J Storer Clouston’s Tofts

“Proceedings of the Orkney Antiquarian Society : 1923, Vol. 2:
pages 7-14: Old Orkney Houses 3 by J. Storer Clouston”

…..I have left to the last one structure which I believe myself to be probably the oldest two-storey house in Orkney, since the question of its age can only be judged after one has examined examples of the various known periods. This house is Tofts, one of the roofless crumbling buildings in the deserted district of Quendale in Rousay, abandoned in the year 1846 to the plover and the rabbits. The spray of the Atlantic salted its fields and the houses were out of date and in need of repair, and it was not thought worth rebuilding them. So that this whole collection of derelict dwellings, untouched since their inhabitants left them nearly eighty years ago, is extremely interesting.

The old mansion, with five small farms on the slope above, formed what was really a separate township from Quendale proper. In the “Uthel Book” of 1601 it is entered as “Toftis ob terrae uthall (i.e., a halfpenny land odal). The samyne apperteins to the Craigies and Yorstons, occupyed be Johne a Toftis.” In 1668 a sasine* of certain lands in Rousay, from William Douglas of Egilsay to his son, included his “halfpenny land in Wesbuster called Tofts, with the privilege of the uppa thereof, as the samen has in use been in all times bygane past memorie of man”[Tankerness Charters]; a statement which implies that the “uppa” or right to the first rig in every field in the adjacent township of Wasbister went with the house of Tofts, and proves the early importance of its owners.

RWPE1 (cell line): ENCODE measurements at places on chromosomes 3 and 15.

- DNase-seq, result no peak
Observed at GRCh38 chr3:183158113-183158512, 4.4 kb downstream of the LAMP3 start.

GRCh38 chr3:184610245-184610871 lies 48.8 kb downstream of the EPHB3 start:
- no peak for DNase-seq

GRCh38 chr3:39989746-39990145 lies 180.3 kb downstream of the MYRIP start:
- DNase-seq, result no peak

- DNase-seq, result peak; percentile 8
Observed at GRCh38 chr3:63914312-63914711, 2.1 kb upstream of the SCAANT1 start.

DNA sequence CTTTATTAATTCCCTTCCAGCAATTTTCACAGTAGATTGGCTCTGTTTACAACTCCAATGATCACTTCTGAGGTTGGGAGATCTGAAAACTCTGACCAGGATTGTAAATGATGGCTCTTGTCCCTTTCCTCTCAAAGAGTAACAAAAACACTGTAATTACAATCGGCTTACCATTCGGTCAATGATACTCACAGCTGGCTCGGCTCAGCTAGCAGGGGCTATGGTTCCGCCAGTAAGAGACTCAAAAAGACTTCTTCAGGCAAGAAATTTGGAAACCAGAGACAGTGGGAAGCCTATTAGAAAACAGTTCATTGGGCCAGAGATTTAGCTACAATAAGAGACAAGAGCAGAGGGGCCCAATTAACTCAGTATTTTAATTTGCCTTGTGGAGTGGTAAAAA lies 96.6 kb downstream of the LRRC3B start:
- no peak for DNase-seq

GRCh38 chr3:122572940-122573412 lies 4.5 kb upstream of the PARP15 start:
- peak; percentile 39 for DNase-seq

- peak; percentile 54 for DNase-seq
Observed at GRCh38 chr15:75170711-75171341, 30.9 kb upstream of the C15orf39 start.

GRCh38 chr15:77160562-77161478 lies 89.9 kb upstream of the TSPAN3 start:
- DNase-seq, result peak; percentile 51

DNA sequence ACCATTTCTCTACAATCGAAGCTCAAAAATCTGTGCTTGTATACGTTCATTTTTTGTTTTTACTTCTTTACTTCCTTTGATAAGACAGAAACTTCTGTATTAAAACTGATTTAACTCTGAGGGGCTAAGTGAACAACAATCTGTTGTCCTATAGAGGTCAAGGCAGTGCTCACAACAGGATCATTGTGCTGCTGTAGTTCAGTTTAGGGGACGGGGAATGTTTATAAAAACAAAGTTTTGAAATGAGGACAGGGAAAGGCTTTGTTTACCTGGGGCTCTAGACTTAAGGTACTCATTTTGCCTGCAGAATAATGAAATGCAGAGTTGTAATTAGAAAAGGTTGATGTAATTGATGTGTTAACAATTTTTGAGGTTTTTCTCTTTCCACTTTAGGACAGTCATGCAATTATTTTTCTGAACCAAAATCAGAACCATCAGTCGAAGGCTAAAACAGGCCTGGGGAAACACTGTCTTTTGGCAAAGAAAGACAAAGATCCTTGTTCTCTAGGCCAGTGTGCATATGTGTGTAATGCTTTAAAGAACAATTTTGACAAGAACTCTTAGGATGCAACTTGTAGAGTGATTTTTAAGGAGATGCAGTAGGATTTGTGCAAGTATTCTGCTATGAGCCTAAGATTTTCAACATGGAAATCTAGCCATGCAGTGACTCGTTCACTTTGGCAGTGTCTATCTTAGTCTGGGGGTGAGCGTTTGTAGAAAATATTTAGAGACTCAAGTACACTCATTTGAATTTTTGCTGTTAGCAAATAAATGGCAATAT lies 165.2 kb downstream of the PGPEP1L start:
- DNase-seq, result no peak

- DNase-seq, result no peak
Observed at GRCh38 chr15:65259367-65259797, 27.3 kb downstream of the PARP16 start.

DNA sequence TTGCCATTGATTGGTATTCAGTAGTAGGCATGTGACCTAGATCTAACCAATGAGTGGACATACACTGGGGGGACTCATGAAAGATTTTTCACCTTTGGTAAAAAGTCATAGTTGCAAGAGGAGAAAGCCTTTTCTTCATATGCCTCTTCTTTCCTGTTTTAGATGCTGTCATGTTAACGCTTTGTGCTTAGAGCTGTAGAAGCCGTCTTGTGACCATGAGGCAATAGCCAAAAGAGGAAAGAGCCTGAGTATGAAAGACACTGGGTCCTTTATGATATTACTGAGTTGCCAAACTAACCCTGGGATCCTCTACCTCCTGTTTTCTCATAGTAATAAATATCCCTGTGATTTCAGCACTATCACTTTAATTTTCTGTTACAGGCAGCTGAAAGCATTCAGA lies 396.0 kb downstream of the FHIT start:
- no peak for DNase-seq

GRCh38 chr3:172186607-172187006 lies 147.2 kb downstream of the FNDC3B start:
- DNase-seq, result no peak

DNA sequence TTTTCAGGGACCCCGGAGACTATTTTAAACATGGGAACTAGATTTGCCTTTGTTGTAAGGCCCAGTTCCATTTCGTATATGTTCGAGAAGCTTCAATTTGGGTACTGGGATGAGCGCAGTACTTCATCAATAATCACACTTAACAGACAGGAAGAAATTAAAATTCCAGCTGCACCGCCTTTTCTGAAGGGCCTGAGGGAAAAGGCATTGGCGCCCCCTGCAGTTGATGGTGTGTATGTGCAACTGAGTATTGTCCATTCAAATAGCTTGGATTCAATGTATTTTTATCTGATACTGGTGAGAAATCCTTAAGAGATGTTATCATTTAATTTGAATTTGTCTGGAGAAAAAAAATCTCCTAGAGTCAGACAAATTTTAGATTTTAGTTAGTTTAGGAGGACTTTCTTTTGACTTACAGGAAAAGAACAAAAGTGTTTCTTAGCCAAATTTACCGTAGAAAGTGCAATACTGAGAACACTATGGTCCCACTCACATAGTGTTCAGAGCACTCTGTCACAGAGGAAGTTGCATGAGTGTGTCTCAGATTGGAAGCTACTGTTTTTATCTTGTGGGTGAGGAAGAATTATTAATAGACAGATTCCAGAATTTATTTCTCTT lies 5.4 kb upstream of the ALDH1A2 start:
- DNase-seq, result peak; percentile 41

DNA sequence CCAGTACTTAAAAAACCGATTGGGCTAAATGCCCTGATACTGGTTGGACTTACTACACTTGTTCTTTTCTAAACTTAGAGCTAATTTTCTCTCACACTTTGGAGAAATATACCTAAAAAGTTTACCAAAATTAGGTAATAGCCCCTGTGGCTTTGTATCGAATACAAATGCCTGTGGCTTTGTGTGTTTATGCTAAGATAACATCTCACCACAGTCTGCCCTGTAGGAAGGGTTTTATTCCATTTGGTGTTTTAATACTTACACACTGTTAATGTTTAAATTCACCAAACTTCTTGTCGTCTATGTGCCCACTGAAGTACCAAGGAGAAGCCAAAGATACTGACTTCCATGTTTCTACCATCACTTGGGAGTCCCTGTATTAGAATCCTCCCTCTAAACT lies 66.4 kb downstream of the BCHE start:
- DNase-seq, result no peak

*[a notarial record of a land transfer]

But though thus claimed by the Douglases, the Craigies actually remained the true owners, for in 1662 Magnus Craigie of Skaill wadset* his 1½ farthings in Tofts to Thomas Craigie of Saviskaill –and in 1664 the five daughters of the deceased James Craigie of Hunclett were infeft** in the other ½ farthing, which had belonged to their father. Later, in 1705, Jean Traill, daughter of James Traill of Westove and widow of Magnus Craigie of Skaill, lived there; so that it was presumably her dower house.
*[Scotch law. A right, by which lands, or other heritable subjects, are impignorated [mortgaged] by the proprietor to his creditor in security of his debt]
**[when a vassal (Feuar) obtains full title to land, he is said to be infeft]

These are the only documentary glimpses of the early history of Tofts, and we may now return to the house itself. Save that it has lost its roof, it still stands in tolerably good preservation, and externally there is, as at Tankerness, little to suggest great antiquity. It is a very small building, with a door in the middle, a window at each side, and, immediately above these, two upper windows, exactly like any elderly farm house of to-day, except for the size of the windows; which are only 1ft 6ins square below and a little smaller above. The east gable (the only one intact) is crowstepped, but that of course is a feature common to practically all the better houses down to comparatively modern times.

It is only when one examines the house in detail that the evidences of antiquity begin to appear. It is quite small; 32ft long by 12ft wide inside, divided with two rooms on the ground floor, of which H, in the illustration, is 12ft 6ins long and S is a trifle longer. The side walls are 2ft 8ins thick and the gable 3ft, all without lime, but exceptionally well built. Across the middle ran two cross walls, ‘a’ and ‘b’. ‘a’ still stands. It is only 1ft 6ins thick and ran up to the roof – ‘b’ has fallen. It was apparently of the same thickness, but only one storey high.